Conan the Destroyer (1984)

conanthedestroyer_2Starring Arnold Schwarzenegger, Grace Jones, Wilt Chamberlain, Mako, Tracey Walter, Sarah Douglas, Olivia d’Abo, Pat Roach, Jeff Corey, Sven-Ole Thorsen, Bruce Fleischer, Ferdy Mayne

Directed by Richard Fleischer

Expectations: Super low.

On the general scale:
twohalfstar

On the B-movie scale:
threehalfstar


Sequels are tricky business, perhaps harder to get right than the first film in a franchise. Conan the Destroyer is a film that had all the odds stacked against it right from the get-go, as it had the burden of attempting to follow one of the greatest fantasy motion pictures of all time. So instead of trying to bang out a rehash of the first film, the new creative team decided to go in a completely different direction. Conan the Destroyer represents a different side of Conan, much like many of Robert E. Howard’s original stories that represent an unexplored side of the character at different places in his life. Conan the Destroyer is definitely not anywhere near as awesome or as well-made as Milius’s original film, but it is a nearly non-stop parade of B-Movie fun.

Conan the Destroyer presents us with a story that Conan gets mixed up in, not one that is integral to the character. This immediately hampers the film from being the deeply resonant tale of woe and revenge that the first film was, but that’s OK — this one has crystal castles, wizards and crazy monsters! While praying at an altar, Queen Taramis of Shadizar sends in her guards to attack Conan. He easily bests them, slicing their nets and punching their horses. Upon his victory, the Queen tells him of a quest, one that if he succeeds will allow her to resurrect Valeria from the dead. Wanting nothing more than Valeria back in his life, Conan agrees and we’re off on a thrilling fantasy adventure.

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Superman and the Mole Men (1951)

superman mole menSuperman and the Mole Men (1951)
AKA Superman and the Strange People, The Unknown People (Episode title when re-broadcast as a two-parter for Adventures of Superman)

Starring George Reeves, Phyllis Coates, Jeff Corey, Walter Reed, J. Farrell MacDonald, Stanley Andrews, Ray Walker, Hal K. Dawson

Directed by Lee Sholem

Expectations: Low.

twohalfstar


Alright, who’s ready for some Superman? In anticipation of Zack Snyder’s take on Supes, Man of Steel, I’ll be running through 11 films that have previously taken a crack at the last survivor of the planet Krypton. Now what exactly those 11 films are is for me to know and you to find out, but expect things that line up with the grand Silver Emulsion tradition of balancing the mainstream with the not-so mainstream. So once again, who’s ready for some Superman? I can’t hear you! Are you ready?

Oh, so you are ready for some Superman? Well… hmm… this is awkward… in that case, you’ll have to wait. Mostly. Because Superman and the Mole Men isn’t all that much of a Superman movie. He’s in it, and he a few heroic and super things, but mostly it’s about Clark Kent, some intolerant townspeople and a few balding mole men. I had incorrectly assumed that the title referred to some struggle that would occur between Superman and the mole men, and I imagined Superman punching short, squinty-eyed guys in the face, but instead he’s actually protecting the li’l guys! This makes Superman and the Mole Men something of an interesting allegory for the Communist scare in America, and even if it didn’t deliver the super thrills I wanted, it was nice to see Superman protecting the weak and misunderstood mole men. Of course, I would have also accepted him punching them in the face, but when I first envisioned that alternate path I had no way of knowing just how harmless they’d end up being.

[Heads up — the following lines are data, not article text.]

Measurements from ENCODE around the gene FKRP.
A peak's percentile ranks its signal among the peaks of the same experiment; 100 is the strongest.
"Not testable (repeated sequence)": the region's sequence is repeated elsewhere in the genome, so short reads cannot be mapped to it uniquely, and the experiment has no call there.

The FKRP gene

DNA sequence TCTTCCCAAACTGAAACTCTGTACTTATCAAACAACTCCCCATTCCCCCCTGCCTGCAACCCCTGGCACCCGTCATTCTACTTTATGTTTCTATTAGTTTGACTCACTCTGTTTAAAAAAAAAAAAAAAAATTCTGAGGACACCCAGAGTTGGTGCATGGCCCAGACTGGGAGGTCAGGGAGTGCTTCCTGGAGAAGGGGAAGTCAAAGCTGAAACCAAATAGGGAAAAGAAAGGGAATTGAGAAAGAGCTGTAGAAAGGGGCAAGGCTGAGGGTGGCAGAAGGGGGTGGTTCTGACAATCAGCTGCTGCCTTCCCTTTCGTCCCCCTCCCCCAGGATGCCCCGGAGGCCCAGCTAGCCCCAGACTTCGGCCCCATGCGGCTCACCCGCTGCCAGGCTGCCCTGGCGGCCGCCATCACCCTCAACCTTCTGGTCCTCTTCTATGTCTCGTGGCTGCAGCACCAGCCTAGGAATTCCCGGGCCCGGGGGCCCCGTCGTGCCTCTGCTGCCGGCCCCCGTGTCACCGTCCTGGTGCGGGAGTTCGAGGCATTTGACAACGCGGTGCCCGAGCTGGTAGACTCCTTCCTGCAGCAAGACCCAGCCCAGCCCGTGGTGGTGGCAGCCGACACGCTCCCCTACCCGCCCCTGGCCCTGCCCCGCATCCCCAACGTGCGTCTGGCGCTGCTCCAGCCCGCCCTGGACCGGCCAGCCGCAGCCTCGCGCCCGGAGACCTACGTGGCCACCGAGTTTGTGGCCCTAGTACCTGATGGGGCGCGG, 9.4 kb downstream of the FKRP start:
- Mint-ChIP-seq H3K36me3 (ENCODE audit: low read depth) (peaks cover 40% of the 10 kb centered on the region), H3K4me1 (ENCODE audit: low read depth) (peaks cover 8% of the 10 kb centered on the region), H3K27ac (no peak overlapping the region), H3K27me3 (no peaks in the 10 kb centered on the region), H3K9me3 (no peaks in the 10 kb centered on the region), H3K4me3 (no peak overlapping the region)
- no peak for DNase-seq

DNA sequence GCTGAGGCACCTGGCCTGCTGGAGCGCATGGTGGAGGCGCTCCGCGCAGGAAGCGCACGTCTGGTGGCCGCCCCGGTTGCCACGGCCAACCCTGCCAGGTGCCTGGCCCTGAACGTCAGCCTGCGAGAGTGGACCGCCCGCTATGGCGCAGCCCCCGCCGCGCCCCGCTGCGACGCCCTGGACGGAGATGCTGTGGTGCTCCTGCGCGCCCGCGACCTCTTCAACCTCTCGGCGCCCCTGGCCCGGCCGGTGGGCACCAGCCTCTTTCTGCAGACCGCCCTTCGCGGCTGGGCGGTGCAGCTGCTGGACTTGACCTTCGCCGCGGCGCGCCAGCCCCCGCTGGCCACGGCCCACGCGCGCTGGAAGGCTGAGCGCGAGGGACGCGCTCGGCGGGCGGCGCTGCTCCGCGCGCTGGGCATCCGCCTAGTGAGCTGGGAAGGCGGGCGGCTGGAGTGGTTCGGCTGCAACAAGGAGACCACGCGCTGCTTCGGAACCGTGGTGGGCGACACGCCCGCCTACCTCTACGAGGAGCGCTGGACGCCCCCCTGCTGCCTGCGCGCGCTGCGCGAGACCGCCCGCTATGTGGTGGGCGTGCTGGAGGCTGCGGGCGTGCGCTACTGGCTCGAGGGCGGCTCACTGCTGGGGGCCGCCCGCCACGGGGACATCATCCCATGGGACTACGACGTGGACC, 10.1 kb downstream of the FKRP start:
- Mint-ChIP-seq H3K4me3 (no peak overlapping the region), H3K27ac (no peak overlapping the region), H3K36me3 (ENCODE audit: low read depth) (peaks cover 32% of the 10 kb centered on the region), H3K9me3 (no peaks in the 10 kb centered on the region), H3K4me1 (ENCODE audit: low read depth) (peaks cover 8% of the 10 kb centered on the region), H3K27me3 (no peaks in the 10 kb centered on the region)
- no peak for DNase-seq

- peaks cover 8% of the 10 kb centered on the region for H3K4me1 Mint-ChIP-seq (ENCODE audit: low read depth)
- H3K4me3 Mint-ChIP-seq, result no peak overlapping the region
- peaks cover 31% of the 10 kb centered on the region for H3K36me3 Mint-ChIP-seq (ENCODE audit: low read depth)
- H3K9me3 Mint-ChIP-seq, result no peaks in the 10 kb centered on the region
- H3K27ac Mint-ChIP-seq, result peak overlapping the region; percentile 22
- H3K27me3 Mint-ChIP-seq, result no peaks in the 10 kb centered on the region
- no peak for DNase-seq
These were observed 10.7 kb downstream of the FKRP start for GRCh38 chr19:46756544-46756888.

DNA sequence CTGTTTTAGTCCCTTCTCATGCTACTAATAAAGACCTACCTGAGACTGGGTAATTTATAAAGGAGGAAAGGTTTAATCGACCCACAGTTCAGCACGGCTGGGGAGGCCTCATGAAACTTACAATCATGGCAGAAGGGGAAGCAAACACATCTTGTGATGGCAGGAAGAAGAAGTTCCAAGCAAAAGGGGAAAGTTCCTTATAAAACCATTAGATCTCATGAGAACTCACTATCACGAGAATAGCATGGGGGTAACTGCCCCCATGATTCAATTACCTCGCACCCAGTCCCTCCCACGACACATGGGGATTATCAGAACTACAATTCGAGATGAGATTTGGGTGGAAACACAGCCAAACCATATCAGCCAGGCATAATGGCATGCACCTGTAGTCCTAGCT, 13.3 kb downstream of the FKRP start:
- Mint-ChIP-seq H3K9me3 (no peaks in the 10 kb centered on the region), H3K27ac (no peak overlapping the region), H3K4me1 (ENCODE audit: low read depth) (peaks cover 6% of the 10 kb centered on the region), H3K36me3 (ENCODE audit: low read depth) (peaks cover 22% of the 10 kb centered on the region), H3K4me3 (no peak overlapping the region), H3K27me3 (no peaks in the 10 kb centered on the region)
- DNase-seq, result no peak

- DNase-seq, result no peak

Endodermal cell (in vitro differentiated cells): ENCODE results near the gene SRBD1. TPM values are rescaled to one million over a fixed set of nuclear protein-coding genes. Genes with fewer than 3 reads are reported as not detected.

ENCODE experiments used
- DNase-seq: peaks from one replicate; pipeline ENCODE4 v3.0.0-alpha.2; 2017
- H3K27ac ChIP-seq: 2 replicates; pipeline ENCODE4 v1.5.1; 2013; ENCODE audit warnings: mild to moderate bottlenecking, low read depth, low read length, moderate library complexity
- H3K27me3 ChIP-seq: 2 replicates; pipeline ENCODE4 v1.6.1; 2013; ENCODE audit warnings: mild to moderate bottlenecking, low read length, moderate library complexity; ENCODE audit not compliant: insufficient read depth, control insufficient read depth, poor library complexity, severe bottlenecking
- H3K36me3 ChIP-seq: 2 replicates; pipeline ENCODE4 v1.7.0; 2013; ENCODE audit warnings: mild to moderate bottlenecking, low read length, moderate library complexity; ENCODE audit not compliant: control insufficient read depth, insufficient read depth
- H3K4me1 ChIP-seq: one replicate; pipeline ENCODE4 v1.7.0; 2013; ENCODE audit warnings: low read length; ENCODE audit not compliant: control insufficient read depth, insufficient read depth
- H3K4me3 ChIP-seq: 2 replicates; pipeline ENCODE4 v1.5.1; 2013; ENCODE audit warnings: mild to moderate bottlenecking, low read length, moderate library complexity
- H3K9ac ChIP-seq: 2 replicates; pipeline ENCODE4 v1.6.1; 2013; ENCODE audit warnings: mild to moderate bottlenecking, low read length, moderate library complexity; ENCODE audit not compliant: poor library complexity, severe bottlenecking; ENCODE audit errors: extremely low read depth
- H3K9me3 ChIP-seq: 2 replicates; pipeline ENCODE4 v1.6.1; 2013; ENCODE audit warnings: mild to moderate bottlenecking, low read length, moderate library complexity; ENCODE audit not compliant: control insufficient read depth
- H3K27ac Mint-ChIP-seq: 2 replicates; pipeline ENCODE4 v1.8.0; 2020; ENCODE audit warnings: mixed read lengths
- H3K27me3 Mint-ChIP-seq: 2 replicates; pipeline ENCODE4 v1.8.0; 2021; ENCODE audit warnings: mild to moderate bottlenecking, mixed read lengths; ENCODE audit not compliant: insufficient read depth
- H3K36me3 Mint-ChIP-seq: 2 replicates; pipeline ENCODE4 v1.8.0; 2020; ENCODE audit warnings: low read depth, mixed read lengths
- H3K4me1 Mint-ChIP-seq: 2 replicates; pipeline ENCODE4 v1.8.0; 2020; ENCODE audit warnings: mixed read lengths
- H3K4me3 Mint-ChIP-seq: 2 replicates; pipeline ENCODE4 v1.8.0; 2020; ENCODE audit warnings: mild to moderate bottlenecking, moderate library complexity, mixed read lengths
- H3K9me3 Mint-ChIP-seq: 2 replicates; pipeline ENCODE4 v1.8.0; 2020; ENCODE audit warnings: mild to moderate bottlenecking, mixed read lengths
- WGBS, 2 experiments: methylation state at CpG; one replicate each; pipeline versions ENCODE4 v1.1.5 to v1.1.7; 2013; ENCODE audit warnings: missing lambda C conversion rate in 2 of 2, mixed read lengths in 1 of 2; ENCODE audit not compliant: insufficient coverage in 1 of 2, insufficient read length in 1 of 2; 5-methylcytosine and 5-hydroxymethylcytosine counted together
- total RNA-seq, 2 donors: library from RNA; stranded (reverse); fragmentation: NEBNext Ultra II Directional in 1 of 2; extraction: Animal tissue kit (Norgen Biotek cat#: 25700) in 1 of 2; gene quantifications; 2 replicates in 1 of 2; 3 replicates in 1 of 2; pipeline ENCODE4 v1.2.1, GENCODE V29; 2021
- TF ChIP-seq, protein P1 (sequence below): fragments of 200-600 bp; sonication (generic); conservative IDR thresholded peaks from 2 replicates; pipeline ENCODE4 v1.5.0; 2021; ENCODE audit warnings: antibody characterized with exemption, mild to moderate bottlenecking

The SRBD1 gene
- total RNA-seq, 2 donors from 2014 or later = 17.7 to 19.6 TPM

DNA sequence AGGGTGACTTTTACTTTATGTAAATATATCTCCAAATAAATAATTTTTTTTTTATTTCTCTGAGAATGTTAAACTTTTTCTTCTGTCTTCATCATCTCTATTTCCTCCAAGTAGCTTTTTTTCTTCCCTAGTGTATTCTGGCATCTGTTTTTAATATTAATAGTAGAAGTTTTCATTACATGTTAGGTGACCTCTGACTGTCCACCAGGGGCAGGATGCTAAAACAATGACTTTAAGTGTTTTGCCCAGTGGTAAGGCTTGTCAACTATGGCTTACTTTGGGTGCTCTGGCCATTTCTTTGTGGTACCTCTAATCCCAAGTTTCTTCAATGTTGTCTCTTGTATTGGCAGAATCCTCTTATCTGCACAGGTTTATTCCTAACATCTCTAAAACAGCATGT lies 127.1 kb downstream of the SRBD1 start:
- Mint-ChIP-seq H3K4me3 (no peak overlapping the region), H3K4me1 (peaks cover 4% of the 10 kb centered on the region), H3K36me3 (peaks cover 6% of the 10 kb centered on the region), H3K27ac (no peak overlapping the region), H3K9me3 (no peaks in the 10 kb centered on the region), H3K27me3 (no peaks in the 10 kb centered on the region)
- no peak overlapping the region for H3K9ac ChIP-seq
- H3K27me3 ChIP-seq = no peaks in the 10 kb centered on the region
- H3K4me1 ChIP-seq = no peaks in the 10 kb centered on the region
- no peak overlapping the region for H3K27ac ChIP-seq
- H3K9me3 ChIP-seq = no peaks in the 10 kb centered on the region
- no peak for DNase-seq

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Surviving the Game (1994)

Starring Ice T, Rutger Hauer, Charles S. Dutton, Gary Busey, F. Murray Abraham, John C. McGinley, William McNamara, Jeff Corey

Directed by Ernest R. Dickerson

Expectations: High. If I don’t love this, the pillars of Earth will shake.


In high school, teachers give you a lot of dumb shit to read. Every once in a while, though, there’d be a gem. One of these gems was Richard Connell’s short story, The Most Dangerous Game. I loved it, not just because of the interesting premise, but also because it reminded me of this amazing movie I saw at my grandparent’s house one summer, The Naked Prey, where a dude runs from hunters in Africa with barely any dialogue holding the film together. So when I sat down with Surviving the Game, I expected it to give me a great early ’90s action take on the tale that I love so well. Surviving the Game does not disappoint in the slightest, delivering thrills, excitement and some of the most badass/ridiculous survival shit you’ll ever see in a movie.

Ice T is a homeless man who is at the end of his rope. Without any way out of his current situation and nothing to live for, he just wants it all over and done with. The kindhearted Charles S. Dutton sees a fire within Ice and offers him a job as a survivalist guide, but as you can probably guess, his intentions are more disingenuous than they appear at first glance. Even though we know the storyline and it takes a little while to get to the action-meat of the film, the setup is worthy and necessary. Without it we’d have no connection to Ice’s character in this film, and thankfully this introductory phase flies by thanks to fast-paced writing that is never giving us shit we don’t need. Like a man packing into the backwoods, Surviving the Game only takes exactly what it needs, and when the shit goes down you best believe it knows how to use every motherfuckin’ thing in that pack.

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